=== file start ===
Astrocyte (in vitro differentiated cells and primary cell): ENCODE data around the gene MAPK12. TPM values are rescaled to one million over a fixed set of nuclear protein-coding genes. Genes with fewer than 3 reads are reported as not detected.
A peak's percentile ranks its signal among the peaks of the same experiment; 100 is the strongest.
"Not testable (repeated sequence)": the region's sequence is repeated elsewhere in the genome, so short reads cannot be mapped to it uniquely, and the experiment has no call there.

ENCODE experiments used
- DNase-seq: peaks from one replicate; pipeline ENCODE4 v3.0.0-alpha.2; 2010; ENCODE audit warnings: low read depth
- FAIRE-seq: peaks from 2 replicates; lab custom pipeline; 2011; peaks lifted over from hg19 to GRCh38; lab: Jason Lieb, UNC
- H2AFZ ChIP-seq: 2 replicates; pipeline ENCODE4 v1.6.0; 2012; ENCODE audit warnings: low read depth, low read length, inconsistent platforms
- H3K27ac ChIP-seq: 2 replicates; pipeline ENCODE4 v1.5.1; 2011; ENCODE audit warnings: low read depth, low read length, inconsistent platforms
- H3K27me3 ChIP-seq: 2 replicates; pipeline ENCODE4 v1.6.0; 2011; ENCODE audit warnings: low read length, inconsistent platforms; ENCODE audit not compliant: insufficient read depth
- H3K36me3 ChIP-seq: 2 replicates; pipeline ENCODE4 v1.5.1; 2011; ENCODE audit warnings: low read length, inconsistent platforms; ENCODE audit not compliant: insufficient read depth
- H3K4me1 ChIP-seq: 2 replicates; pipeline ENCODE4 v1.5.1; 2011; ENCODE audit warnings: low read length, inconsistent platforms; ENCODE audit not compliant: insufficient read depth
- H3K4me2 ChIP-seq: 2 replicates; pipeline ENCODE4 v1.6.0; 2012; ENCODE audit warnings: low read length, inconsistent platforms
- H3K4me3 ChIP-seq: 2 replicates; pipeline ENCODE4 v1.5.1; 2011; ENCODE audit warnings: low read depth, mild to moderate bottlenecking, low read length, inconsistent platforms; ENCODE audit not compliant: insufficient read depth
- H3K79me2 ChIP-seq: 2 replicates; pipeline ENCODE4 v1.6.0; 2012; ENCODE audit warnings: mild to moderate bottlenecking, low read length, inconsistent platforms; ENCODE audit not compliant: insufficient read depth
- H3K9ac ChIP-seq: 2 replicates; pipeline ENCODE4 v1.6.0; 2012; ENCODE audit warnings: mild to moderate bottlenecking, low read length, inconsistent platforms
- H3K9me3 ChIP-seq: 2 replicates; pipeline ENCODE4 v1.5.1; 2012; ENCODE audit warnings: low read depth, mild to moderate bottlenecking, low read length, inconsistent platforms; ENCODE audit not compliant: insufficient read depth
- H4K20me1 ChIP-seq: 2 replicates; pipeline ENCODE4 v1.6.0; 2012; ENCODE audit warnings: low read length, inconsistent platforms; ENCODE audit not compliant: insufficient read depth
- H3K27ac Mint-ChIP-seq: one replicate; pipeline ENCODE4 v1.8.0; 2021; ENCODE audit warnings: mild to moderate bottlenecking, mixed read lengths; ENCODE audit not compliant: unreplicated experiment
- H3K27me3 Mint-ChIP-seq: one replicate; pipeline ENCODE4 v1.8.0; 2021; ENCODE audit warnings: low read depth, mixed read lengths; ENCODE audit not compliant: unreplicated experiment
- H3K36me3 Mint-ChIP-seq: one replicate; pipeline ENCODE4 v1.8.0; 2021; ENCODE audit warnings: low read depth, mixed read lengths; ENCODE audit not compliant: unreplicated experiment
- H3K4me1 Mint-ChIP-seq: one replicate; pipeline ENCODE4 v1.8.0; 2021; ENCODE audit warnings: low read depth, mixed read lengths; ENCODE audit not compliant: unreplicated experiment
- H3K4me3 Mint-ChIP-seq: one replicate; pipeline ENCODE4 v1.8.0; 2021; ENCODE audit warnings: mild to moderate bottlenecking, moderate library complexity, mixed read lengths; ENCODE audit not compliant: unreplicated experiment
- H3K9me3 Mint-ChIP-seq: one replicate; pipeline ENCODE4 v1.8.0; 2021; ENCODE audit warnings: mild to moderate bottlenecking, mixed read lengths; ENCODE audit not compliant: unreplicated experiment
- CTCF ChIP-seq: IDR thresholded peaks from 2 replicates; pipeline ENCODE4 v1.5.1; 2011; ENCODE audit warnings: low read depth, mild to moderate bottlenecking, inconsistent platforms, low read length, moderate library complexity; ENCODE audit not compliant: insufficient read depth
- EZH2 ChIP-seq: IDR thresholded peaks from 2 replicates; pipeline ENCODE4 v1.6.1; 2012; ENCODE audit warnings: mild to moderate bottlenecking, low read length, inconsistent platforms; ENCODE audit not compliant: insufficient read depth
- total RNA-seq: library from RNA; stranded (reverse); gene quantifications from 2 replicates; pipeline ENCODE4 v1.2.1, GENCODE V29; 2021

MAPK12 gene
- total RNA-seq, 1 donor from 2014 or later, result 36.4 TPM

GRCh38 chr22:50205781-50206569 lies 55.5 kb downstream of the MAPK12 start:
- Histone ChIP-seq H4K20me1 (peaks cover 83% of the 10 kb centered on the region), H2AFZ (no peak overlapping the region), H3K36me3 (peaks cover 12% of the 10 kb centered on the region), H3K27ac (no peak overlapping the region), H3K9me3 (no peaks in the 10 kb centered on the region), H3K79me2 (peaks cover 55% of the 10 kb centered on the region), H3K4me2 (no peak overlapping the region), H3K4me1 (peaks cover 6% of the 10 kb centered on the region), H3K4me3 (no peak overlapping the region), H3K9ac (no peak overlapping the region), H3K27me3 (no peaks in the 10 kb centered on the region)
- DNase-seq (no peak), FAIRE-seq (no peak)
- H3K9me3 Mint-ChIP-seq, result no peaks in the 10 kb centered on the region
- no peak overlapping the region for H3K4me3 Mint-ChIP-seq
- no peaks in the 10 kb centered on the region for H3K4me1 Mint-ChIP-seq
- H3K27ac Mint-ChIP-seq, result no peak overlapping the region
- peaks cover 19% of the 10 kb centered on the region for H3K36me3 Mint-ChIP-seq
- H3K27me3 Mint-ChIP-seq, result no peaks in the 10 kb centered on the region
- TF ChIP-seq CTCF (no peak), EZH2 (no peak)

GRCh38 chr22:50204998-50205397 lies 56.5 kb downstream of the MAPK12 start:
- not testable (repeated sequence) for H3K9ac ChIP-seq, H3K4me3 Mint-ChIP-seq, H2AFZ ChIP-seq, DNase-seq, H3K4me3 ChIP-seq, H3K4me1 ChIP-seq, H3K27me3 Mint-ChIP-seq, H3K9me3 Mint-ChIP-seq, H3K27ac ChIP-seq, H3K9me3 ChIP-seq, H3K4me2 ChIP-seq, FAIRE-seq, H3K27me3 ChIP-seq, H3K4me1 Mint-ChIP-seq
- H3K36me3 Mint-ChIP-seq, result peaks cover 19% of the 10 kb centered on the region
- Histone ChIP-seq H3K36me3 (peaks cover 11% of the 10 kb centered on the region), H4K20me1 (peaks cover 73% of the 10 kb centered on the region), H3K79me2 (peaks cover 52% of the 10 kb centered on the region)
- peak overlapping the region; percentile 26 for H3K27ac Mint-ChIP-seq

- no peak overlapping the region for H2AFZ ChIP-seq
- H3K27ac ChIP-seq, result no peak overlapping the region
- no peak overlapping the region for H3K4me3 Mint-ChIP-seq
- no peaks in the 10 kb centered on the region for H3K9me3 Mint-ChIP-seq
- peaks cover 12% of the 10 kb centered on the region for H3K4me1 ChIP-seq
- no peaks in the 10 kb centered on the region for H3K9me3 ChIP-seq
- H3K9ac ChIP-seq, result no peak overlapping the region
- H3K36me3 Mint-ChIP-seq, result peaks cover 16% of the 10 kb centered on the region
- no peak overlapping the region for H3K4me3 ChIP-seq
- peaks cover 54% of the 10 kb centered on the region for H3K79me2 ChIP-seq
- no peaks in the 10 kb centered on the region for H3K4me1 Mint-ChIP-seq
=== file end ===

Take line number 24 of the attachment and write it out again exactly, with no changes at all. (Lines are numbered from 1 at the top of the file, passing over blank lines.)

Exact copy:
- CTCF ChIP-seq: IDR thresholded peaks from 2 replicates; pipeline ENCODE4 v1.5.1; 2011; ENCODE audit warnings: low read depth, mild to moderate bottlenecking, inconsistent platforms, low read length, moderate library complexity; ENCODE audit not compliant: insufficient read depth